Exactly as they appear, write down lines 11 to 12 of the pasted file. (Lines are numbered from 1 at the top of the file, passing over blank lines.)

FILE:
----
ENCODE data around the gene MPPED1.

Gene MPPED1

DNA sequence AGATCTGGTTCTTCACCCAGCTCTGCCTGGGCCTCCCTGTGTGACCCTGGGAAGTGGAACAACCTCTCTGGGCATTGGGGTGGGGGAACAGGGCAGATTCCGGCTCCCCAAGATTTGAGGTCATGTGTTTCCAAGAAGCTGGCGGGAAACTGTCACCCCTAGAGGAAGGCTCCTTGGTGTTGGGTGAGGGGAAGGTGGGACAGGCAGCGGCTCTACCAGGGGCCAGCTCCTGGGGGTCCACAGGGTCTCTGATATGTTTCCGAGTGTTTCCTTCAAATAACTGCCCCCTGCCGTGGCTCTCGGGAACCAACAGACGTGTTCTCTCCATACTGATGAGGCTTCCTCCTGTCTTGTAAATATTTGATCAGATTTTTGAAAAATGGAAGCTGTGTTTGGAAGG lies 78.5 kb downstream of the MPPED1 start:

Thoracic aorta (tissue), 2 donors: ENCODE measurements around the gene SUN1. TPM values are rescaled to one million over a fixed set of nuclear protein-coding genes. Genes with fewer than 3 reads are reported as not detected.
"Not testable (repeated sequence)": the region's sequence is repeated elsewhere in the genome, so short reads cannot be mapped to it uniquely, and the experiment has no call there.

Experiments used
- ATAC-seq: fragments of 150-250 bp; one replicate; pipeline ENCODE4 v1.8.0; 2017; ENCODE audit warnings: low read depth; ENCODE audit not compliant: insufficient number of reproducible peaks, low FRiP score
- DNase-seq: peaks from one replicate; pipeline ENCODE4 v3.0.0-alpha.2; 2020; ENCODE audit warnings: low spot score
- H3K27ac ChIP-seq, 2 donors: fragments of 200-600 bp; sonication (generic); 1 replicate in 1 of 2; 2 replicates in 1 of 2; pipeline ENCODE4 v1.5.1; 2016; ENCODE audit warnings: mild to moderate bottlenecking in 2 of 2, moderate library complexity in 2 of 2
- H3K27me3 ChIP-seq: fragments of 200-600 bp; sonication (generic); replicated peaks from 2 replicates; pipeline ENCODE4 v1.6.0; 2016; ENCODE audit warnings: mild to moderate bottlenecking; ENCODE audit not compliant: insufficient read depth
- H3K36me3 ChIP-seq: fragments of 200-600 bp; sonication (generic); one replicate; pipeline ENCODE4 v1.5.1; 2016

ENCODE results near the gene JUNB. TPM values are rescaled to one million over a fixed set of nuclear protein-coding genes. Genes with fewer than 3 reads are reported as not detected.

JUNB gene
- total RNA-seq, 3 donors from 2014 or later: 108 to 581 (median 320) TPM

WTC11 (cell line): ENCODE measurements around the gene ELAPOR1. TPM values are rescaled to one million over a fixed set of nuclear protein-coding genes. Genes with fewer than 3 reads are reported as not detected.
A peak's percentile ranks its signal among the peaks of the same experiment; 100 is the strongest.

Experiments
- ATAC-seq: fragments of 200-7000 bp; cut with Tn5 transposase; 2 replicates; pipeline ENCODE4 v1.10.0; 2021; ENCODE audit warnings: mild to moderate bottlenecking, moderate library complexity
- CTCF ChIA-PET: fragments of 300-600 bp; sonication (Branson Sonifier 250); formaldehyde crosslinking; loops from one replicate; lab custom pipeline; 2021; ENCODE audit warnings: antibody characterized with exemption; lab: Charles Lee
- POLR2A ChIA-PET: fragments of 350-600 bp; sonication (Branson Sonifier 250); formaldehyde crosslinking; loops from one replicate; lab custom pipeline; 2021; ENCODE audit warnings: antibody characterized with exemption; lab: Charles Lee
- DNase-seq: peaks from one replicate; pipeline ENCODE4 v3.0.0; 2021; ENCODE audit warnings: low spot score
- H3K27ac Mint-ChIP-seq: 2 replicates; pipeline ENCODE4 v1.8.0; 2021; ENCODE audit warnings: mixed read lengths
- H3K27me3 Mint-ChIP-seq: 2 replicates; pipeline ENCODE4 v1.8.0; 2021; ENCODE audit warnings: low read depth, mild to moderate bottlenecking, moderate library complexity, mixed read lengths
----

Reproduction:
- H3K36me3 ChIP-seq: fragments of 200-600 bp; sonication (generic); one replicate; pipeline ENCODE4 v1.5.1; 2016

ENCODE results near the gene JUNB. TPM values are rescaled to one million over a fixed set of nuclear protein-coding genes. Genes with fewer than 3 reads are reported as not detected.